Dog park safety is reviewed

Law could restrict small dogs to stay in their own area


The sign on the dog park's fence reads, "Large dog area," above a picture of what looks like a golden retriever. The dog on the "small dog area" sign at Quiet Waters Park in Annapolis could be a terrier with stumpy little legs.

The small dog can frolic in the more spacious large dog area - but takes the chance of becoming a chew toy.

Because of this possibility, the Anne Arundel County Department of Recreation and Parks is considering requiring small dogs to stick to their own enclosure.

"You don't want the government to be too intrusive in things like this, but if it's an issue of safety, something has to be done," said John Marshall, head of park operations.

He began mulling over the idea after a large dog attacked a Jack Russell terrier at Broadneck Park two years ago, shaking the smaller dog until the terrier's jaw was broken and had to be wired back together. Since then, he's noted an increase in reports of large dog-on-small dog violence nationwide.

Marshall's department has invited the public to comment on the issue on its Web site,, until Aug. 31, and will then decide how to proceed, Marshall said.

"If it turns out there isn't a problem and it's just an issue of people using common sense, we're not going to change anything," he said.

Since June 23, the department has received nearly 90 responses.

Anne Arundel County's first dog park opened at Quiet Waters in 2001, and attendance and revenue rose 20 percent over the next year, Marshall said. Since then, three bigger dog parks have opened at Broadneck Park, Maryland City Park and Bell Branch Park in Davidsonville. (Quiet Waters and Downs Park in Pasadena also have dog beaches.)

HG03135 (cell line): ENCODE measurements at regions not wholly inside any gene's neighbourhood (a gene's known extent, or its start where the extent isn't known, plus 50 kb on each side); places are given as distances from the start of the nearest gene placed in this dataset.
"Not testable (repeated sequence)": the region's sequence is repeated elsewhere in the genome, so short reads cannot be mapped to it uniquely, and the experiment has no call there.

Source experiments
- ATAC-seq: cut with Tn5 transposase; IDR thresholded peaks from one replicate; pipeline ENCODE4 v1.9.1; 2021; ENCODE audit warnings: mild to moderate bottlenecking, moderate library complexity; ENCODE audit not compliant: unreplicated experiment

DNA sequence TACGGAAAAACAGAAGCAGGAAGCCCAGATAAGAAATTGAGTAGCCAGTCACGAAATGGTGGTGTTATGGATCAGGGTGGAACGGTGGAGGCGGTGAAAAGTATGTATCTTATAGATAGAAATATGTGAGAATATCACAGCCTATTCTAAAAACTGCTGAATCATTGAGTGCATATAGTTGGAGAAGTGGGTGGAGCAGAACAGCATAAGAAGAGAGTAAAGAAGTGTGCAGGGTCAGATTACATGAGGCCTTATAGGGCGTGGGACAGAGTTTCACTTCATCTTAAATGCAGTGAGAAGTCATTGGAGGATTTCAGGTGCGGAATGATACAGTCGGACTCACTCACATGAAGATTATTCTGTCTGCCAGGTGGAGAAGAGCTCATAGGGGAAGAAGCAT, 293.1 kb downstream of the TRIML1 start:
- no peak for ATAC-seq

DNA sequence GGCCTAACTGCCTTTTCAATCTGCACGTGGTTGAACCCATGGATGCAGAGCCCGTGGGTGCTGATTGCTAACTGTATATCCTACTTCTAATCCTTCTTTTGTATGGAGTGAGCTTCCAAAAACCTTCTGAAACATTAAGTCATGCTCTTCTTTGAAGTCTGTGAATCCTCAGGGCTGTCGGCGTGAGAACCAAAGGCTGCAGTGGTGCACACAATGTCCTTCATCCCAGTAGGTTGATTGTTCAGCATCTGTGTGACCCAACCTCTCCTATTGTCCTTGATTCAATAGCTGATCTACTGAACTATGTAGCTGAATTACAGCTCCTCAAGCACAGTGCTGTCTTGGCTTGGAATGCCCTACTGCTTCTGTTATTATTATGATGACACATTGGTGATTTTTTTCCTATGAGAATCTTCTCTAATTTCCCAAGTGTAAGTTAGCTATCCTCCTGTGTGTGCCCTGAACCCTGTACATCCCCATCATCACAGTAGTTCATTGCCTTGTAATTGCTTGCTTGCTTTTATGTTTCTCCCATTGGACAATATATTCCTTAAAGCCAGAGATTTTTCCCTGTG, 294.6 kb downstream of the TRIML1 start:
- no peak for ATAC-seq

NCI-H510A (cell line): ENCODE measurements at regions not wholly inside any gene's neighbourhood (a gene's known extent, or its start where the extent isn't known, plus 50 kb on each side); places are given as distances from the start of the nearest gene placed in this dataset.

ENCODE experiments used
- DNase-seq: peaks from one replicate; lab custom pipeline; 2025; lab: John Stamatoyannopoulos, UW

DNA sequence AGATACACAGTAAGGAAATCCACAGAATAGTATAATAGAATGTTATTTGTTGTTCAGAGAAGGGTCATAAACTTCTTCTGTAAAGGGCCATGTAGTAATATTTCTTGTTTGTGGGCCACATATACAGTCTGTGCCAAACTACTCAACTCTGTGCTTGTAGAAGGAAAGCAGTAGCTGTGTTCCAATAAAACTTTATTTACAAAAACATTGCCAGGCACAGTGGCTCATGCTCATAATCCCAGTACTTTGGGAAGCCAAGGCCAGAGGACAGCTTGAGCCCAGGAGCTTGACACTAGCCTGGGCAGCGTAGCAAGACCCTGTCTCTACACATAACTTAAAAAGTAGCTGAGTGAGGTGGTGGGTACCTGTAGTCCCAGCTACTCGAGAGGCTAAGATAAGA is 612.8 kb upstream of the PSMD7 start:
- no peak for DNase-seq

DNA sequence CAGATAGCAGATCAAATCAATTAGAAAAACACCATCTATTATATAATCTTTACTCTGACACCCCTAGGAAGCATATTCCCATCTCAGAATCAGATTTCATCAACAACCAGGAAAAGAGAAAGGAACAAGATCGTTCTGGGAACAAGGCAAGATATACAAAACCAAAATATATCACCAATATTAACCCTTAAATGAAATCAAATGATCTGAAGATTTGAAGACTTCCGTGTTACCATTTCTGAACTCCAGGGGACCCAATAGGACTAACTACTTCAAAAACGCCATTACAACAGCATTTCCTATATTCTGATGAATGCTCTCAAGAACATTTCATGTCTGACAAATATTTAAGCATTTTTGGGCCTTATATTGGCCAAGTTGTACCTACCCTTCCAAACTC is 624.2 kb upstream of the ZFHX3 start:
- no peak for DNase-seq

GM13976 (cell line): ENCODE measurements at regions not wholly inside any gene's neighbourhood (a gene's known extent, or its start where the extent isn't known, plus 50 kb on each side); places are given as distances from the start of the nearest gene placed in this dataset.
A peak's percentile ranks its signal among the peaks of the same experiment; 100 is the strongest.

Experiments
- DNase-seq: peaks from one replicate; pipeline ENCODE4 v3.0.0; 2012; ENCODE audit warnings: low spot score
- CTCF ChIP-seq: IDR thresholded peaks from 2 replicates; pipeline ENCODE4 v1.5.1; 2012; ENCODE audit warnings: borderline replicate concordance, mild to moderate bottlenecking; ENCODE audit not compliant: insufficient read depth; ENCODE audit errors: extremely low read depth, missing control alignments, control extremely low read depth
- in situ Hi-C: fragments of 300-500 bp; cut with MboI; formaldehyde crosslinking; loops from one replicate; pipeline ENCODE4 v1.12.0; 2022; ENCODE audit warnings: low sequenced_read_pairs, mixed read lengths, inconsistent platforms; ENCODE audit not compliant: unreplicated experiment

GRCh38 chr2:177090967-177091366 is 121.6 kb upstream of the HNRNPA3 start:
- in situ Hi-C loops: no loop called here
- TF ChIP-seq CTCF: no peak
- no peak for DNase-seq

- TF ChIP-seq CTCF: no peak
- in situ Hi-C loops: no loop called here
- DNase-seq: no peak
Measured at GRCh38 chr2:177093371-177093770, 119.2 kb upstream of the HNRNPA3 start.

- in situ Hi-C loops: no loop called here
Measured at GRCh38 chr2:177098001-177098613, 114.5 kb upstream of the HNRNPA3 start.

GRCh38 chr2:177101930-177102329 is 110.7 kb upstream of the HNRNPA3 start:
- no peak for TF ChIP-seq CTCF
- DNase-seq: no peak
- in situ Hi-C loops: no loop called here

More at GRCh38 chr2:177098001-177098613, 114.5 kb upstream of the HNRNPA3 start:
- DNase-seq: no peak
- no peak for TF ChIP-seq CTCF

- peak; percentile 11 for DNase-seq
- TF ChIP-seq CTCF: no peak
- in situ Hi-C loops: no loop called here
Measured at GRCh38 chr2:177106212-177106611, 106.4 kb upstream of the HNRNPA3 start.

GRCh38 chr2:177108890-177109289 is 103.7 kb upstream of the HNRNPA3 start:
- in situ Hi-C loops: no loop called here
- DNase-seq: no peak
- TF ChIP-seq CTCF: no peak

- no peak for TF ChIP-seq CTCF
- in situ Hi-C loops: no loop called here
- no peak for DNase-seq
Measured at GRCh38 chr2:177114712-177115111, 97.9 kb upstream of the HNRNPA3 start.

On the rare occasion that an aggressive dog's owner refuses to leave or curb his pet's behavior, park users can call Marshall with that owner's license tag, and the offending owner can be put on probation or banned from the park. Since Quiet Waters opened in 2001, only four people have been banned, Marshall said.

Some small-dog owners advocate the proposed size restriction for safety reasons. Donna Stackhouse of Annapolis said she refuses to let her 12-pound miniature schnauzer, Benji, in the large dog area.

"The big dogs need to be separated from the small dogs," she said. "Size is an issue, but temperament is the prime factor."

Other dog owners wondered how to define a small dog versus a large one.

Mert Ozcoskun of Annapolis said he didn't know which enclosure would be appropriate for his 40-pound boxer puppy.

"He would go to both of them," Ozcoskun said of his dog, Enzo. "He doesn't care. He just wants to play."

A size restriction wouldn't have been much help for Mary Bredbenner's 70-pound golden retriever when the dog was bitten by a Rottweiler at Quiet Waters' dog park six months ago.

"I don't think it's about size," said Angela Walton of Annapolis, who also owns a 70-pound mutt. "I think it's about the personality or socialization of the dog."

Most of the responses the Department of Recreation and Parks has received so far take a similar viewpoint, Marshall said.

"Most of them say, `If people would just use common sense, it would not be an issue,'" Marshall said. "It's just like your children. You're going to know whether your children are going to mix and work well with people. It's the same thing with dogs."

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